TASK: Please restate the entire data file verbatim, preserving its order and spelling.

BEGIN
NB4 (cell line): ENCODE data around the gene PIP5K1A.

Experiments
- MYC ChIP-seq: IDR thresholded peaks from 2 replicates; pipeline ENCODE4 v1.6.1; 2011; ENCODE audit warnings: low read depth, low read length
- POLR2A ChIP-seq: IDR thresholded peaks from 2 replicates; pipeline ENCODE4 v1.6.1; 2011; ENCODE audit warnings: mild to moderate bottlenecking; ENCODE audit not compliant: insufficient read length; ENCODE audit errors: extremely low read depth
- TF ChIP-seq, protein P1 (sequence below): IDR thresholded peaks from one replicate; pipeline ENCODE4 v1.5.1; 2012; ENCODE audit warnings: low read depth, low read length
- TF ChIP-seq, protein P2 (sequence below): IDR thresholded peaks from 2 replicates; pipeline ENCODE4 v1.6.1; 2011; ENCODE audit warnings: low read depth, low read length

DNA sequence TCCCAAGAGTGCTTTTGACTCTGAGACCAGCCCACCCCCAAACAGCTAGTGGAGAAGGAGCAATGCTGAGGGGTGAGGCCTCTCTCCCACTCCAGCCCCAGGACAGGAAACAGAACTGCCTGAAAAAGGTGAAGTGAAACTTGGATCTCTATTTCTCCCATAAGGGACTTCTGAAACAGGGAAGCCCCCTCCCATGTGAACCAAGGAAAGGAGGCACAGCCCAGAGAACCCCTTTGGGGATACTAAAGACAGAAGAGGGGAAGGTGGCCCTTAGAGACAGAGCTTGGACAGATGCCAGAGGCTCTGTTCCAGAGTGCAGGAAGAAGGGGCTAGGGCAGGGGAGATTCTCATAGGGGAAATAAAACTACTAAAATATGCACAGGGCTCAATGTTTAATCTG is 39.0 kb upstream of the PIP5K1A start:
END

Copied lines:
NB4 (cell line): ENCODE data around the gene PIP5K1A.

Experiments
- MYC ChIP-seq: IDR thresholded peaks from 2 replicates; pipeline ENCODE4 v1.6.1; 2011; ENCODE audit warnings: low read depth, low read length
- POLR2A ChIP-seq: IDR thresholded peaks from 2 replicates; pipeline ENCODE4 v1.6.1; 2011; ENCODE audit warnings: mild to moderate bottlenecking; ENCODE audit not compliant: insufficient read length; ENCODE audit errors: extremely low read depth
- TF ChIP-seq, protein P1 (sequence below): IDR thresholded peaks from one replicate; pipeline ENCODE4 v1.5.1; 2012; ENCODE audit warnings: low read depth, low read length
- TF ChIP-seq, protein P2 (sequence below): IDR thresholded peaks from 2 replicates; pipeline ENCODE4 v1.6.1; 2011; ENCODE audit warnings: low read depth, low read length

DNA sequence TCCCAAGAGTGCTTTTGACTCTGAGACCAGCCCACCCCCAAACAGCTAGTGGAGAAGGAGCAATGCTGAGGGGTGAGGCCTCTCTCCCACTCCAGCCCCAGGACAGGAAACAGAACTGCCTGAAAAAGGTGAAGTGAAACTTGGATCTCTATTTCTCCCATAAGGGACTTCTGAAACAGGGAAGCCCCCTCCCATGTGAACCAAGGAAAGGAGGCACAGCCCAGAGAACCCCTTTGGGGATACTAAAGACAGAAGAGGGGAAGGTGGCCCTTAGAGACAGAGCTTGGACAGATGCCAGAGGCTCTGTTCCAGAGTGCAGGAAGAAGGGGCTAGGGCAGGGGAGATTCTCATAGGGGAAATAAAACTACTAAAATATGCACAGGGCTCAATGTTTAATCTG is 39.0 kb upstream of the PIP5K1A start: